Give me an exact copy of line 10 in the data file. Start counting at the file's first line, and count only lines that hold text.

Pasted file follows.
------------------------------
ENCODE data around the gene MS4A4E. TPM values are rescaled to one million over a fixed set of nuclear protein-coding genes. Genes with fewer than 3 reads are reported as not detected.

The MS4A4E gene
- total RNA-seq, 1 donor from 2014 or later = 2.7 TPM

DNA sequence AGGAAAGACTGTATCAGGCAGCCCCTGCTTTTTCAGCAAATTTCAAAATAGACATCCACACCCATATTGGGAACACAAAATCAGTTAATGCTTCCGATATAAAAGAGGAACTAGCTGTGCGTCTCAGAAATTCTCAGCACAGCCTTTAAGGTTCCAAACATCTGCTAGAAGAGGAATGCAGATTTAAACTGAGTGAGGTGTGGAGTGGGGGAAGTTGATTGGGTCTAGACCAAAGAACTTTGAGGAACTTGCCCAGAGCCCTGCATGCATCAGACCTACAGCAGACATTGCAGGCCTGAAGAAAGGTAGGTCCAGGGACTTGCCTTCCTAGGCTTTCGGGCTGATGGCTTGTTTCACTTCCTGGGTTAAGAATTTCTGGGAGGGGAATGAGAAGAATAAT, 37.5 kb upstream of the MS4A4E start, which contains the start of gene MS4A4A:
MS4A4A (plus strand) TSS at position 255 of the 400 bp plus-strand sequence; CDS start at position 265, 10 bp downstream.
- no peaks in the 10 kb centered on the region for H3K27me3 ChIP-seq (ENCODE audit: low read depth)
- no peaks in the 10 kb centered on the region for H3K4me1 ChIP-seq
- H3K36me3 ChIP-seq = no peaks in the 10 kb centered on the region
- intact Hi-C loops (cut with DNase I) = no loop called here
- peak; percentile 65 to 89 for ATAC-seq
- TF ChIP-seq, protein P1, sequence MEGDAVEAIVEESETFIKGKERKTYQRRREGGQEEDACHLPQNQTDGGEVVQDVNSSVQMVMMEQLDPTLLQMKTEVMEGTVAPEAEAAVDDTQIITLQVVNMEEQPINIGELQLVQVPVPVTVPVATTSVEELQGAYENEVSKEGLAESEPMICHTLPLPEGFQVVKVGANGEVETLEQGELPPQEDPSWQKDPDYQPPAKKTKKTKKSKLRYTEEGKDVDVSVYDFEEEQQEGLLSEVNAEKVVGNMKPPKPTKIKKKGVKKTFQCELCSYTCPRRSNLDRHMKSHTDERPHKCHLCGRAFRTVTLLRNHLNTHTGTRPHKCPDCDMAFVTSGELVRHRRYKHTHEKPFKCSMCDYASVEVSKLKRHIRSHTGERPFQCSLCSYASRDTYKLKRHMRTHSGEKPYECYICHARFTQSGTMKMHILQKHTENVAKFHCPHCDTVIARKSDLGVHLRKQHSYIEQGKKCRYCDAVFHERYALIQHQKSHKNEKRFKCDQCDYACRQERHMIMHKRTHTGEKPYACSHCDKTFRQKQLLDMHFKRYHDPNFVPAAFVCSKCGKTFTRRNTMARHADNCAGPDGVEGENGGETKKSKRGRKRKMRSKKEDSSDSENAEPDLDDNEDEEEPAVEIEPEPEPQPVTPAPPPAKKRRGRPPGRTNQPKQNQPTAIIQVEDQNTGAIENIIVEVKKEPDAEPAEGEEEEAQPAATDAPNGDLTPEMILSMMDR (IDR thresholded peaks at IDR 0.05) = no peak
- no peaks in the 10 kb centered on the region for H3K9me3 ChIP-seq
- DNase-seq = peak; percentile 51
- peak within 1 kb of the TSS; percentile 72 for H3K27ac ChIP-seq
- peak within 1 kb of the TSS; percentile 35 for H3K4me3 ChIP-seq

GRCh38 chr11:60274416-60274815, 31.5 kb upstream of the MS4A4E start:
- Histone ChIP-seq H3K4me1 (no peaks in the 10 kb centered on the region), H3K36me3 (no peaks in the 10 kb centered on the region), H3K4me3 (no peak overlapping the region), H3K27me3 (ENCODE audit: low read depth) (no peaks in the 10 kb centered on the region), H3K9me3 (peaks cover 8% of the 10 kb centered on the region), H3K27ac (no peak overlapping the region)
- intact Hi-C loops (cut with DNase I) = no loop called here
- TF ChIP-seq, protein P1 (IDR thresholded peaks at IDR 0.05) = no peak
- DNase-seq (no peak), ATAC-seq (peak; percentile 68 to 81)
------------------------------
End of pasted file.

- peak; percentile 65 to 89 for ATAC-seq